In spite of the almost weekly snow storms, dedicated pet owners in Southeastern Massachusetts braved the elements to get their cats and dogs spayed or neutered on the ARL’s Spay Waggin’ in February.
February’s spay and neuter total: 294 cats and dogs!
Too many cats and dogs in Massachusetts don’t have homes. When you spay or neuter your pet, you help prevent this problem.
THANK YOU to all the pet owners who became part of the solution in February!
It’s Hip to Snip Spay/Neuter Fact The Spay Waggin’ offers high quality, affordable spay and neuter services to clients in financial need. The Spay Waggin’s veterinarians and vet technicians have successfully performed more than 40,000 surgeries and are dedicated to ensuring clients have a full understanding of post-care procedures before they take their pets home.
Two-day cat food drive to help feed homeless cats in Boston
Help spread the word! Share this graphic with your followers on twitter to let them know how they can help feral cats in Boston this weekend.
Help feed homeless cats in Boston by donating unopened wet or dry cat food during the ARL’s Spring Cat Food Drive this weekend!
Saturday and Sunday
March 14-15, 10 am – 2 pm
Drop Off Location:
Lobby of ARL’s Boston Shelter
10 Chandler Street, Boston, MA
Free on-site parking!
Every day, a dedicated group of concerned citizens feed feral cats living in areas around the city. This group covers the cost of providing large quantities of food often at their own expense.
All cat food donations collected during the drive will go directly to feral cat caretakers in Boston, as well as ARL foster volunteers who provide one-on-one care to cats recovering from surgery or re-acclimating to life in a home prior to adoption.
As a special thank you for your kindness, everyone who donates food during the cat food drive this weekend will receive an ARL pet emergency pack, while supplies last.
SPREAD THE WORD: Share news about the ARL’s Spring Cat Food Drive with family and friends! Let them know how they can help animals in need!
ARL Rescue Team on the scene to help
Thanks to fast efforts from his caregiver, park rangers, and the ARL’s rescue services team, a family dog is warming up after he realized a little too late that it wasn’t a good day for a swim.
Energized by the warmer temperatures and sun as he was playing at West Roxbury’s Millennium Park on Tuesday afternoon, the happy-go-lucky dog decided to take a dip in the inviting stream running on the outskirts of the park.
ARL senior rescue technician Danielle Genter gave the chilly dog a towel rub down after his rescue from a stream.
After one pass across the stream, he decided that the water was just a little too cold for his liking. Unfortunately, an icy shelf stood between him and dry land, and he seemed none to eager to swim back across. Searchers found him hanging on the icy shelf waiting for help.
Working alongside the dog’s caregiver, Boston Park Rangers, and the Boston Police, senior rescue technician Danielle Genter extended a catch-pole across the narrow stream to grab hold of the dog.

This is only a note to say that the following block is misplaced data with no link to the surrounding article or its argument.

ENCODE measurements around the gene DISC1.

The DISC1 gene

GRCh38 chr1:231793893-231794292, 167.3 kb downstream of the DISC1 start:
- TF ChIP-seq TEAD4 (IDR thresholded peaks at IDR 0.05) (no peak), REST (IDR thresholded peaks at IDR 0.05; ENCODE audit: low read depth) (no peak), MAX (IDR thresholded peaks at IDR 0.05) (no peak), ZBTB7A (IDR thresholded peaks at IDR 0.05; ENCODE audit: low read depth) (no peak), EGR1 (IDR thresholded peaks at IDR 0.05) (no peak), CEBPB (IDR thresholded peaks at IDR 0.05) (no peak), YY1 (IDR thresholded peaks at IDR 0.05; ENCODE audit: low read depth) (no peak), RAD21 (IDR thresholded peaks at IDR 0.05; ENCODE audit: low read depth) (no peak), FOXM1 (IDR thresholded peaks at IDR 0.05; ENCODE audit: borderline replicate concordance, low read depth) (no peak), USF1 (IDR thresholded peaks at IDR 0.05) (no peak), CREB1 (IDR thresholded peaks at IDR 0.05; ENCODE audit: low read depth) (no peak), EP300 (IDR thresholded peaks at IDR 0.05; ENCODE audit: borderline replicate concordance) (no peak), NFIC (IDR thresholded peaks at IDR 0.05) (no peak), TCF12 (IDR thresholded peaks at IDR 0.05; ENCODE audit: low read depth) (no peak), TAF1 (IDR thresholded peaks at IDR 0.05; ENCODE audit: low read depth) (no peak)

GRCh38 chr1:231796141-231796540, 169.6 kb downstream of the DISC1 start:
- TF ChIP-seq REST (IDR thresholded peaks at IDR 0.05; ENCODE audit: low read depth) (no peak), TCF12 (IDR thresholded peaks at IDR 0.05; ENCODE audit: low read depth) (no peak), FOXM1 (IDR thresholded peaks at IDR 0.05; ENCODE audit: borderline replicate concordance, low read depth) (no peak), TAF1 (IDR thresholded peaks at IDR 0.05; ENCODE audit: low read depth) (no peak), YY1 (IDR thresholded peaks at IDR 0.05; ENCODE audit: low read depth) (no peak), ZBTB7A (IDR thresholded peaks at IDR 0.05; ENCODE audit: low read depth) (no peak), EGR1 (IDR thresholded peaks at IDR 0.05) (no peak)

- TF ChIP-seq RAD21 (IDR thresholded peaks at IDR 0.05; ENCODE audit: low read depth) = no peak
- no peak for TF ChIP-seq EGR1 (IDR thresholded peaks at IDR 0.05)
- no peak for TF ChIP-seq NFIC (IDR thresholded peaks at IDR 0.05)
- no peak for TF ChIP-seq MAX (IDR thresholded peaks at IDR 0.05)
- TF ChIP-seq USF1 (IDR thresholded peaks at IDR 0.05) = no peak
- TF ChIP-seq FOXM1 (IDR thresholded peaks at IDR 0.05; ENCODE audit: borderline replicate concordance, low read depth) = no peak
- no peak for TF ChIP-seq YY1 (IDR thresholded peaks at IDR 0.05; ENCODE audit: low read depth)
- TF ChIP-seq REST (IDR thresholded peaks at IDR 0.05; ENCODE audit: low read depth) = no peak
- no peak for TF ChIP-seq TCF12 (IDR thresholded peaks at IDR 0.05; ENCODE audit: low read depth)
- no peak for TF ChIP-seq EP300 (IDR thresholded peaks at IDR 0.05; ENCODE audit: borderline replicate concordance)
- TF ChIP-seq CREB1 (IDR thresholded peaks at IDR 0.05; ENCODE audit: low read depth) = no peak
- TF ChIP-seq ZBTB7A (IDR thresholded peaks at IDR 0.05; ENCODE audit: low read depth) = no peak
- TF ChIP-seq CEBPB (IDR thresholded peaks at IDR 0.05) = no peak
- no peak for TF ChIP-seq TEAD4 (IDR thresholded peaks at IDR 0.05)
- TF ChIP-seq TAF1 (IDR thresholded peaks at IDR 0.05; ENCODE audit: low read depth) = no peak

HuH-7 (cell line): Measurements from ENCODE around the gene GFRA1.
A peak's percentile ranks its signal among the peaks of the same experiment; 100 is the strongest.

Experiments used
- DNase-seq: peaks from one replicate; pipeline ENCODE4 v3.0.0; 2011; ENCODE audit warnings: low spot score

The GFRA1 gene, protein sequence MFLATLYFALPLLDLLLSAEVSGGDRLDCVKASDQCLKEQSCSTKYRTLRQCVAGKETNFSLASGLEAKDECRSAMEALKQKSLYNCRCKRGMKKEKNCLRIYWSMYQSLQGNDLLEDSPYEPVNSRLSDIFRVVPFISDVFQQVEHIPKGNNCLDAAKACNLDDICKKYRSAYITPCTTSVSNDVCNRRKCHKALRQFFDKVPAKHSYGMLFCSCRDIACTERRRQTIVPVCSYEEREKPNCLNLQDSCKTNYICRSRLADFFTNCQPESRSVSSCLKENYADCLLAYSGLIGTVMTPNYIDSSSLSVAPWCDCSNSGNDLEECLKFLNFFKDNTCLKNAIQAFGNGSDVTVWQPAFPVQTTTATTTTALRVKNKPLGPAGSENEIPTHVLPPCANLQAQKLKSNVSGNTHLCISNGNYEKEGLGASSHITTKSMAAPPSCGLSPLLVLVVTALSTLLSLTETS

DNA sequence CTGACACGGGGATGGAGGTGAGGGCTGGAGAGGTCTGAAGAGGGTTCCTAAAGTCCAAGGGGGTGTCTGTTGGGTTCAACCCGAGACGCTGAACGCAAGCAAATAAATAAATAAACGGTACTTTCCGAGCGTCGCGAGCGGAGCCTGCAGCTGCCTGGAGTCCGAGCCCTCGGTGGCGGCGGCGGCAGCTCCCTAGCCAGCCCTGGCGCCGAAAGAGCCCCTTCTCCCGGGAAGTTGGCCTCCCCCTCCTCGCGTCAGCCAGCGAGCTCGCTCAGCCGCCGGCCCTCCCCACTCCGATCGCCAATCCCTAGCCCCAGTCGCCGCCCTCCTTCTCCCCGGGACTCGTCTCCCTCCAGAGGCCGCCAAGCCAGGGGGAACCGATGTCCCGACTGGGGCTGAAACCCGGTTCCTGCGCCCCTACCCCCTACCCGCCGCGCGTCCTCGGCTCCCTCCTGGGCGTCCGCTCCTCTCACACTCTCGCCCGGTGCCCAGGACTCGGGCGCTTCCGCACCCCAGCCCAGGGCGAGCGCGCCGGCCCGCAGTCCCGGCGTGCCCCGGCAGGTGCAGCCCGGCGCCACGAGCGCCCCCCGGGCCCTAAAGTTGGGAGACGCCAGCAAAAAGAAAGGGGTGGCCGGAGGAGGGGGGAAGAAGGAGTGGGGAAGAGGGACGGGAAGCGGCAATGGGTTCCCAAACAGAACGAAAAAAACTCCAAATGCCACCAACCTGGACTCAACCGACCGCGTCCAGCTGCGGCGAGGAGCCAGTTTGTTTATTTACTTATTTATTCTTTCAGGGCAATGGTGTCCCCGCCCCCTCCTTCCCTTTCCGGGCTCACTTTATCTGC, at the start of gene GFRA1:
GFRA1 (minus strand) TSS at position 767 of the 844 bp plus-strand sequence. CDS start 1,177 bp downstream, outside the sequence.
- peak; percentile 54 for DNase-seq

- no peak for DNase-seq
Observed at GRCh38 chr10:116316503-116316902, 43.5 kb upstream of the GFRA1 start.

The grateful pup got the picture and allowed Danielle to move him off the ice, back across the water, and on to solid ground. He hopped right in to the awaiting warm vehicle to get a towel rub down.
The dog appears to be doing well and our rescue team recommended he get a check-up with his veterinarian to make sure all was well.
With fluctuating temperatures, the snow and ice are definitely starting to melt! While this is a happy sign that Spring is just around the corner, it’s also a sign to stay alert with your pet.
Keep your dog on a leash and if you’re walking near “frozen” ponds, lakes, or streams, remember ice is not always uniformly thick or stable. In addition to the dangers of falling through thin ice, also remember dogs don’t consider the water temperature before bounding in for a swim. For more winter pet health and safety tips, visit arlboston.org/winter-pet-health
SPECIAL THANKS to Boston Park Ranger Sergeant Al Hurd and the Boston Police Department who provided help and assistance to our rescue team today!
Prevent disease and keep your pet’s teeth healthy with a dental cleaning
We’re starting the countdown to the official first day of spring with some cleaning ideas of our own to get you and your pet ready to celebrate the fresh air and warmer weather!
Speaking of fresh, is that how you would describe your pet’s breath? Unfortunately, your pet’s stinky breath may not just be the result of eating a smelly dinner or treat. In fact, bad breath can be a sign of serious dental problems.
Here are the top 5 most common symptoms of dental disease in pets:
- Bad breath
- Red, swollen or bleeding gums
- Loose teeth
- Reluctance or difficulty eating
- The build up of yellowish-brown plaque-like deposits and tartar on the teeth
ARL adoptable Greg is smiling for spring! Come meet him at our Boston shelter.
Bacteria, plaque, and tartar can build up on your pet’s teeth, causing bad breath, gingivitis, tooth loss, and infections. According to the American Veterinary Medical Association, 80% of dogs and 70% of cats show signs of oral disease by the age of three.
Same as for people, the best way to prevent dental problems in your pet is to have regular dental cleanings and brush their teeth. To inspire a Spring dental cleaning, our Boston Veterinary Care clinic is offering 25% off dental cleanings this month.
Learn more about 25% off dental cleaning promotion